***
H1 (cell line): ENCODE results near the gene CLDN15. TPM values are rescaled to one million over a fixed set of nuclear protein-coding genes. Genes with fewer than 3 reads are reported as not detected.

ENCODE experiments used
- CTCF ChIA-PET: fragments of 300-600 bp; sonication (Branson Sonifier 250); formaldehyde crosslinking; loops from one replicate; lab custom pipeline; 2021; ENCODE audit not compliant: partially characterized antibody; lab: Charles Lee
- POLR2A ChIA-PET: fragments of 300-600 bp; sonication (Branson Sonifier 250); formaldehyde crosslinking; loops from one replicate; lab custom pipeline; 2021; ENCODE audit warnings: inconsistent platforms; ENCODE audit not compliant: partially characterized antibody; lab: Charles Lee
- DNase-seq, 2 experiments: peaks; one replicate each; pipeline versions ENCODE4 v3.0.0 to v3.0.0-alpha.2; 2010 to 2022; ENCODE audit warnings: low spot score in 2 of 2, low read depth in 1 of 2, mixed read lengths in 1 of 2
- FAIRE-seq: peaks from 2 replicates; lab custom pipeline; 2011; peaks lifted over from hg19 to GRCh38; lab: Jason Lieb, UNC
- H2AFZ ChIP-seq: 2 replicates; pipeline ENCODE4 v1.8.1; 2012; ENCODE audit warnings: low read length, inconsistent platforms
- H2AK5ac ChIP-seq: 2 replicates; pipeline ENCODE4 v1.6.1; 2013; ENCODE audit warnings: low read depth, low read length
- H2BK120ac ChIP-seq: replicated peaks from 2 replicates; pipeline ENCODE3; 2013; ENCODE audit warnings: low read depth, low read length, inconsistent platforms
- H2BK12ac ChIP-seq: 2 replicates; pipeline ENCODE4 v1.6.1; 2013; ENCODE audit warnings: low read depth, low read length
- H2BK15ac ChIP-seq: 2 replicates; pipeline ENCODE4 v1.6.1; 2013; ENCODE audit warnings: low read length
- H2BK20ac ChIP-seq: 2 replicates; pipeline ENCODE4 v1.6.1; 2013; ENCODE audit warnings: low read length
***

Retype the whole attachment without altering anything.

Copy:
H1 (cell line): ENCODE results near the gene CLDN15. TPM values are rescaled to one million over a fixed set of nuclear protein-coding genes. Genes with fewer than 3 reads are reported as not detected.

ENCODE experiments used
- CTCF ChIA-PET: fragments of 300-600 bp; sonication (Branson Sonifier 250); formaldehyde crosslinking; loops from one replicate; lab custom pipeline; 2021; ENCODE audit not compliant: partially characterized antibody; lab: Charles Lee
- POLR2A ChIA-PET: fragments of 300-600 bp; sonication (Branson Sonifier 250); formaldehyde crosslinking; loops from one replicate; lab custom pipeline; 2021; ENCODE audit warnings: inconsistent platforms; ENCODE audit not compliant: partially characterized antibody; lab: Charles Lee
- DNase-seq, 2 experiments: peaks; one replicate each; pipeline versions ENCODE4 v3.0.0 to v3.0.0-alpha.2; 2010 to 2022; ENCODE audit warnings: low spot score in 2 of 2, low read depth in 1 of 2, mixed read lengths in 1 of 2
- FAIRE-seq: peaks from 2 replicates; lab custom pipeline; 2011; peaks lifted over from hg19 to GRCh38; lab: Jason Lieb, UNC
- H2AFZ ChIP-seq: 2 replicates; pipeline ENCODE4 v1.8.1; 2012; ENCODE audit warnings: low read length, inconsistent platforms
- H2AK5ac ChIP-seq: 2 replicates; pipeline ENCODE4 v1.6.1; 2013; ENCODE audit warnings: low read depth, low read length
- H2BK120ac ChIP-seq: replicated peaks from 2 replicates; pipeline ENCODE3; 2013; ENCODE audit warnings: low read depth, low read length, inconsistent platforms
- H2BK12ac ChIP-seq: 2 replicates; pipeline ENCODE4 v1.6.1; 2013; ENCODE audit warnings: low read depth, low read length
- H2BK15ac ChIP-seq: 2 replicates; pipeline ENCODE4 v1.6.1; 2013; ENCODE audit warnings: low read length
- H2BK20ac ChIP-seq: 2 replicates; pipeline ENCODE4 v1.6.1; 2013; ENCODE audit warnings: low read length